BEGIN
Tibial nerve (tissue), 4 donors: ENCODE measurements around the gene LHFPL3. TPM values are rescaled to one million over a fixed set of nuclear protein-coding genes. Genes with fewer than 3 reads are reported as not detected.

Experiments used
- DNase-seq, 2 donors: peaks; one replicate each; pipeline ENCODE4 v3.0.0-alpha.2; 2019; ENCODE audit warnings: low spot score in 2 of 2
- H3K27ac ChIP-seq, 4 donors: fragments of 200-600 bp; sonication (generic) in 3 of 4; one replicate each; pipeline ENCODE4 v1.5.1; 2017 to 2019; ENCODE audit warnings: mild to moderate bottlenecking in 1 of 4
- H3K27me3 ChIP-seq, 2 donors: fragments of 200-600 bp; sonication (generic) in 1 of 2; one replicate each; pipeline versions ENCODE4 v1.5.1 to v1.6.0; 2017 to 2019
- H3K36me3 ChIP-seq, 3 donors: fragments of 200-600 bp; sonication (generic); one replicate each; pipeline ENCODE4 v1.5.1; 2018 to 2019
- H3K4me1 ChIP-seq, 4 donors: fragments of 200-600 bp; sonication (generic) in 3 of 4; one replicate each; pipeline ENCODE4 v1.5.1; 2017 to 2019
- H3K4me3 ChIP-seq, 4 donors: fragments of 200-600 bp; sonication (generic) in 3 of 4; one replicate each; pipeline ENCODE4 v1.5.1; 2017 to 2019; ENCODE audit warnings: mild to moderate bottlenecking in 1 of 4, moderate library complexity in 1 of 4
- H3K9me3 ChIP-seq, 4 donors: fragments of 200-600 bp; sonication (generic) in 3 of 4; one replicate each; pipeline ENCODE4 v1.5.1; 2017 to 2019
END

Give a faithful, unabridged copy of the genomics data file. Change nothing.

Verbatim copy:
Tibial nerve (tissue), 4 donors: ENCODE measurements around the gene LHFPL3. TPM values are rescaled to one million over a fixed set of nuclear protein-coding genes. Genes with fewer than 3 reads are reported as not detected.

Experiments used
- DNase-seq, 2 donors: peaks; one replicate each; pipeline ENCODE4 v3.0.0-alpha.2; 2019; ENCODE audit warnings: low spot score in 2 of 2
- H3K27ac ChIP-seq, 4 donors: fragments of 200-600 bp; sonication (generic) in 3 of 4; one replicate each; pipeline ENCODE4 v1.5.1; 2017 to 2019; ENCODE audit warnings: mild to moderate bottlenecking in 1 of 4
- H3K27me3 ChIP-seq, 2 donors: fragments of 200-600 bp; sonication (generic) in 1 of 2; one replicate each; pipeline versions ENCODE4 v1.5.1 to v1.6.0; 2017 to 2019
- H3K36me3 ChIP-seq, 3 donors: fragments of 200-600 bp; sonication (generic); one replicate each; pipeline ENCODE4 v1.5.1; 2018 to 2019
- H3K4me1 ChIP-seq, 4 donors: fragments of 200-600 bp; sonication (generic) in 3 of 4; one replicate each; pipeline ENCODE4 v1.5.1; 2017 to 2019
- H3K4me3 ChIP-seq, 4 donors: fragments of 200-600 bp; sonication (generic) in 3 of 4; one replicate each; pipeline ENCODE4 v1.5.1; 2017 to 2019; ENCODE audit warnings: mild to moderate bottlenecking in 1 of 4, moderate library complexity in 1 of 4
- H3K9me3 ChIP-seq, 4 donors: fragments of 200-600 bp; sonication (generic) in 3 of 4; one replicate each; pipeline ENCODE4 v1.5.1; 2017 to 2019